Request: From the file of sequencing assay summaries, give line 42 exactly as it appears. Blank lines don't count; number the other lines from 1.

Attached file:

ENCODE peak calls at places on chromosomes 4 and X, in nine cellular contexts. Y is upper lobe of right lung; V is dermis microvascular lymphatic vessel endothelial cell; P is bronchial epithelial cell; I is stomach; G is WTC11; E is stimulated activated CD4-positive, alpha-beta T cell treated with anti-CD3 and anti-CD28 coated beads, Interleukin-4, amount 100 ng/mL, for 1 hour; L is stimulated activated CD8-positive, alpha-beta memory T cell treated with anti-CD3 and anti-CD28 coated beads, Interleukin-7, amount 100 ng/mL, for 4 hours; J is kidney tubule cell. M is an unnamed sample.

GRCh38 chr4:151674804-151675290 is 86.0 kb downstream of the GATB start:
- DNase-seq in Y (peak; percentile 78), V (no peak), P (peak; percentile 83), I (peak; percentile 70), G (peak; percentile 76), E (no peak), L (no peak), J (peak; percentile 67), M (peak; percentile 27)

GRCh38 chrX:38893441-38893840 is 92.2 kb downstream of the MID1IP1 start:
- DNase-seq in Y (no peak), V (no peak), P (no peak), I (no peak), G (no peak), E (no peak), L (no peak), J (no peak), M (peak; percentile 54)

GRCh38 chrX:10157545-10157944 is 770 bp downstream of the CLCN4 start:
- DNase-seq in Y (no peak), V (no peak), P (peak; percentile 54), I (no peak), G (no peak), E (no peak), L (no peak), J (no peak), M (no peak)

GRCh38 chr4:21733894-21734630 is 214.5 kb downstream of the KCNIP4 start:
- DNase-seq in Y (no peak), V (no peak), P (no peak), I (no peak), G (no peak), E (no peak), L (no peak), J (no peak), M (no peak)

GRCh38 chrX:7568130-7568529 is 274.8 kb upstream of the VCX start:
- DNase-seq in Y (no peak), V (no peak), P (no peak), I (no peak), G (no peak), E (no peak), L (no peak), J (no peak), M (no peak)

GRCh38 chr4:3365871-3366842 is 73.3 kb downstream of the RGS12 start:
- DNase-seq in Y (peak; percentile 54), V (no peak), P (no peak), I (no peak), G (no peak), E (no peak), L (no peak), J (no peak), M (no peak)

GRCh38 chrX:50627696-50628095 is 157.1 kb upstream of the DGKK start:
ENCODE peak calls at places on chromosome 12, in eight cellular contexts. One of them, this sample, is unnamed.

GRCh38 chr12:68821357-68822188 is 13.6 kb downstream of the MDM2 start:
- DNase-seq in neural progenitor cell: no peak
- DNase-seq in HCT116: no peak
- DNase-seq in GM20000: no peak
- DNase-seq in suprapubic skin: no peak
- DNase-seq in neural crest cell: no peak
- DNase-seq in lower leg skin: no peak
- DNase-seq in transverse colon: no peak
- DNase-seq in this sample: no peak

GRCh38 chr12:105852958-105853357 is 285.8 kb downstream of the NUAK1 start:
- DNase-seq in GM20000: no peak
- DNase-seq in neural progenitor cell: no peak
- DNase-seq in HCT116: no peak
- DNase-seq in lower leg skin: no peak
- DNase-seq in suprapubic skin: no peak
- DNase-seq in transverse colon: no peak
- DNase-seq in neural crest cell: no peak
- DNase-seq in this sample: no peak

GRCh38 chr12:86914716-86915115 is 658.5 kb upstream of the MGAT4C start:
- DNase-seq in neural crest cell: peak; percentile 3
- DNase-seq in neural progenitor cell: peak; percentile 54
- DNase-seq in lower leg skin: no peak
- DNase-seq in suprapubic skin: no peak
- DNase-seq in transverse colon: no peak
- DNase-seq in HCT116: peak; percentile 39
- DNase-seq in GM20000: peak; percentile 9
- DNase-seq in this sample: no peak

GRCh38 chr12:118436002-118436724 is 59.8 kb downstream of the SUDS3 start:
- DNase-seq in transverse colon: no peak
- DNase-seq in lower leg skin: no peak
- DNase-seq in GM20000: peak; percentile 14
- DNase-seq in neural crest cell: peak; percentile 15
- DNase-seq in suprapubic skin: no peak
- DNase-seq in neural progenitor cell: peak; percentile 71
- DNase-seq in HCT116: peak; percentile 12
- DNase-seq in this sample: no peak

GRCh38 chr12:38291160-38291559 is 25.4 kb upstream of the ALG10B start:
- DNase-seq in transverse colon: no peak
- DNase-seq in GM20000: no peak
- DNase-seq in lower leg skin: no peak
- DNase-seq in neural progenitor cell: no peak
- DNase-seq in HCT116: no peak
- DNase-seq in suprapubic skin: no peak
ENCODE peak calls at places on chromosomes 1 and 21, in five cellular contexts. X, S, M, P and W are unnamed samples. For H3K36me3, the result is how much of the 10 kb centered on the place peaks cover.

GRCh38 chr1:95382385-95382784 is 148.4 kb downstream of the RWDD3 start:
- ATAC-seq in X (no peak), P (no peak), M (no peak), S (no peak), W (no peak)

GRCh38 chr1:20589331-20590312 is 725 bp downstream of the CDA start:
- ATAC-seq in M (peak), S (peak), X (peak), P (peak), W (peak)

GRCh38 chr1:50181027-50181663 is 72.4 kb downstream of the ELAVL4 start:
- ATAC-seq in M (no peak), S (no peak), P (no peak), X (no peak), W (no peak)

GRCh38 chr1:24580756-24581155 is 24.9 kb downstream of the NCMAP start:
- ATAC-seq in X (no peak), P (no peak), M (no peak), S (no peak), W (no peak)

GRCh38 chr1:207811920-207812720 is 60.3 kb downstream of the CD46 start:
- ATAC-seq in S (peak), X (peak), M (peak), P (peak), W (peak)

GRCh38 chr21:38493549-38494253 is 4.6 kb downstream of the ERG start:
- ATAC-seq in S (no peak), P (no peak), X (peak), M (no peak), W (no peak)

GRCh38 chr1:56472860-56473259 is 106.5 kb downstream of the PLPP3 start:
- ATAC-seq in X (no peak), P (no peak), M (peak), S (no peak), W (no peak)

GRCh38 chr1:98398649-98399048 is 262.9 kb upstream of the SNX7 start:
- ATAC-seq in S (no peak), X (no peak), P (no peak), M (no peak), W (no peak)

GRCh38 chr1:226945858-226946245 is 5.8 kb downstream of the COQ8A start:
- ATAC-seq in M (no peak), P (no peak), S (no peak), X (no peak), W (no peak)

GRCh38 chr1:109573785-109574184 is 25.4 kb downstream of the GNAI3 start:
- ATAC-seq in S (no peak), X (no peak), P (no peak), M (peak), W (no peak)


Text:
- DNase-seq in this sample: no peak